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The Bring Your Own Device (BYOD) trend has been impacting businesses since 2009, and while there are benefits to having a BYOD model, there are also pitfalls. For instance, managing a wide array of Smartphone and Tablet models can become a costly headache for IT teams. Plan subsidies (should your business provide them) can add up because of processing fees. There is a risk that your employees will spend too much time conducting personal business at work. Finally, there are security risks associated with making company data accessible on personal devices. If you're going to adopt a BYOD model, you need to adopt management strategies that keep things from spiraling out of control. Here are some things you can do to ensure that BYOD is a success for your business.
Research before you adopt
The surest way for things to spiral out of control is if you let BYOD develop without planning and structure. Conducting research is essential, especially when it comes to understanding how much mobile plans (or plan subsidies) will cost, how difficult it will be to manage a variety of different devices and operating systems, and what the security risks are. For instance, while you might think you're saving money by offering partial plan subsidies (as opposed to footing the entire bill), there are processing costs associated with employee expense reports. An Aberdeen Group report from 2013 listed an average cost of $18 per expense report. While it may not cost that much for your business, if you add any amount to the cost of the subsidy you might not be saving as much as you thought. You need to find out exactly how much BYOD will cost (or save) your business.
Likewise, you need to do research on device management and the potential security pitfalls and solutions that come with BYOD. Should you let employees use any devices they want, or should they have to choose from a limited menu? What rules and policies will be in place? What Mobile Device Management (MDM) will you use? What kind of burden will BYOD place on your tech staff? These questions should be dealt with before you launch your BYOD. The good news is there are plenty of resources for research. Google searches on BYOD can yield a wealth of information from blogs, tech and business magazines. You should also contact some vendors directly, such as reputable wireless data providers and MDM software specialists. Discuss your options. Get some prices, and negotiate.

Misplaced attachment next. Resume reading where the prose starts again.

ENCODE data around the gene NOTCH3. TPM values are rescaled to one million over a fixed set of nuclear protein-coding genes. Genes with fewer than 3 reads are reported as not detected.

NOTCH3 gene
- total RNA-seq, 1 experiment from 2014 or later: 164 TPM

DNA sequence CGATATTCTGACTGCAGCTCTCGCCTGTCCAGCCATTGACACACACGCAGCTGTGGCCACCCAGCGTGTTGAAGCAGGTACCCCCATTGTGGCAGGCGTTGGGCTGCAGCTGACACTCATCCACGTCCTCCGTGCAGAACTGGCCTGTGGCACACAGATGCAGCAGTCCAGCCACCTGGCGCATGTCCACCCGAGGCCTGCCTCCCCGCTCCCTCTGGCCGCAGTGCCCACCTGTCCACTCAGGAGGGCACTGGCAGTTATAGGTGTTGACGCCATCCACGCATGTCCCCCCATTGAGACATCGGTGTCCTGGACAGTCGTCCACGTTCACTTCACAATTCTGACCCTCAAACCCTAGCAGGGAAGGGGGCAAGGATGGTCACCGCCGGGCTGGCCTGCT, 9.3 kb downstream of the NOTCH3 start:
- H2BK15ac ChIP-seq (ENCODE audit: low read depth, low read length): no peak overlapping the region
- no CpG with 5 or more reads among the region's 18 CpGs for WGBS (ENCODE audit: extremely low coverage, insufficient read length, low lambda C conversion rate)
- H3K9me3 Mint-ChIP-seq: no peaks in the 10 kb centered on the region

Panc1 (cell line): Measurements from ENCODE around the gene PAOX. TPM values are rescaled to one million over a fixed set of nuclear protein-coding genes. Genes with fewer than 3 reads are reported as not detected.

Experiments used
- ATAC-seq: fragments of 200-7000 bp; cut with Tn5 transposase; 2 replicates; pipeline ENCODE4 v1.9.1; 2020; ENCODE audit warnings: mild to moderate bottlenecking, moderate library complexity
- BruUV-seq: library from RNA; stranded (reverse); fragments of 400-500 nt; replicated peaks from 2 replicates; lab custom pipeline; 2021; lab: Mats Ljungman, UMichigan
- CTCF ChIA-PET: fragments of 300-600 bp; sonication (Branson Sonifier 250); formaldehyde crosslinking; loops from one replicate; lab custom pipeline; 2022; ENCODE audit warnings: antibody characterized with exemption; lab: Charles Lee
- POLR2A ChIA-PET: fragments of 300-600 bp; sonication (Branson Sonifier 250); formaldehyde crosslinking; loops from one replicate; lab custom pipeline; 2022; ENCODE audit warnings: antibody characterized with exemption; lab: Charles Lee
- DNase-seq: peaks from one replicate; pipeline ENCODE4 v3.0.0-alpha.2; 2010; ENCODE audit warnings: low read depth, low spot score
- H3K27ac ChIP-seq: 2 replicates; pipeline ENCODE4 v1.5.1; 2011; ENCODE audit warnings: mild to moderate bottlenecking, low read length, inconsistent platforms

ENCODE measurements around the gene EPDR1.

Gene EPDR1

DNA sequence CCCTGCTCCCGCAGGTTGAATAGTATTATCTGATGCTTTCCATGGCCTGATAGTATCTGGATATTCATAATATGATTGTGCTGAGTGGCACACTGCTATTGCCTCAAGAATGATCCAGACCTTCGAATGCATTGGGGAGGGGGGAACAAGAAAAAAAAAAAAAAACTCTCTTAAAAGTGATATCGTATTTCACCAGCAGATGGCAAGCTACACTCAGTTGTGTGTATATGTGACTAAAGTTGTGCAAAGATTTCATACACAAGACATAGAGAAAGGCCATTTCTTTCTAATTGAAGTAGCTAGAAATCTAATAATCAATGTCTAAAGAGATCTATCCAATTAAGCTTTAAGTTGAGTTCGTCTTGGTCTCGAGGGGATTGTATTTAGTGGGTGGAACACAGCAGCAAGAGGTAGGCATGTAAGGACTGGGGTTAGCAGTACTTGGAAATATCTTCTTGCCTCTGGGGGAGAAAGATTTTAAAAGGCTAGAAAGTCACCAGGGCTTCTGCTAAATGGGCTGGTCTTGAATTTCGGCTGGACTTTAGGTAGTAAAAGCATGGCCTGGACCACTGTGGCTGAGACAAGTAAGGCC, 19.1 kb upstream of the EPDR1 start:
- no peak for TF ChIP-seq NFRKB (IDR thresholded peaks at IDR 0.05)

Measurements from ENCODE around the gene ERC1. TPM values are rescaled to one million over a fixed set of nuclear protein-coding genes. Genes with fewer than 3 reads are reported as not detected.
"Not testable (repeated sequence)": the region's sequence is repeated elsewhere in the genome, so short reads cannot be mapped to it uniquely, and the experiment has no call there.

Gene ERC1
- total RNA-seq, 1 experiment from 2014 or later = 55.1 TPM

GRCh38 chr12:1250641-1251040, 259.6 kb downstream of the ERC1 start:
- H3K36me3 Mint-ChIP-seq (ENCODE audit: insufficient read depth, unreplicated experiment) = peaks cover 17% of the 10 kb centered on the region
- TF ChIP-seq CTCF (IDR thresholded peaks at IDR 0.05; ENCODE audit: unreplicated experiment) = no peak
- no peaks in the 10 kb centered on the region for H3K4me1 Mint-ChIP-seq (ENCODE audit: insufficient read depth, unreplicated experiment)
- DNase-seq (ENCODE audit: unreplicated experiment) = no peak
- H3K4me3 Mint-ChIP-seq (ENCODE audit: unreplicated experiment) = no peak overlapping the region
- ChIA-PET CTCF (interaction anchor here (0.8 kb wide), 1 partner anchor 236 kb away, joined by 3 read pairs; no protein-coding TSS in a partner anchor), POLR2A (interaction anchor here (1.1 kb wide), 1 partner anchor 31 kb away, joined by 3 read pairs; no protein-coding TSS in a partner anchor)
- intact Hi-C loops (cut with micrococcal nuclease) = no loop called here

Your company mobility policy
Once you have an idea of what you want your BYOD to look like, it's time to craft a detailed written company policy. Your policy should clearly outline the rules and regulations, such as: which employees are allowed to use personal devices; which devices are eligible; who pays for phone and data plans (employees, the company, or both); who's responsible for device maintenance; your security policies; guidelines about acceptable personal use during work; and a clear overview of your compliance enforcement policy that covers all your rules and regulations. Your mobility policy should leave no doubts about what's expected from both you and your employees.
Mobile Device Management (MDM) software
Even with a good mobility policy, it can be difficult to ensure that employees are following the rules. This can be especially concerning when it comes to security. Fortunately, MDM software can help you regulate mobile device use by forcing compliance with security measures (such as passwords). MaaS360 from IBM is a great example of the kind of software that's now available to business leaders. At a cost that ranges from $3 to $9.75 per device/per month (depending on the specific options you choose), MaaS360 can be installed on a wide range of popular devices (like Android phones) and can ensure that your employees' devices are always locked down when they're not in use, and that they use strong passwords for access. MaaS360 lets you set limits on functions such as copying and pasting, and can be set to wipe data from devices which are lost, stolen or belong to former employees.
Making BYOD work
BYOD isn't for everyone, but it can be a success if you plan carefully and stay in control from the beginning. Doing a thorough cost analysis can help you decide if BYOD is financially viable; research on implementation can help you manage things smoothly and ensure that there are no doubts about what is expected from both you and your staff.
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David Ryan has many years of experience as a freelance writer and is active covering science and technology stories in the United States. He also enjoys writing short stories and traveling.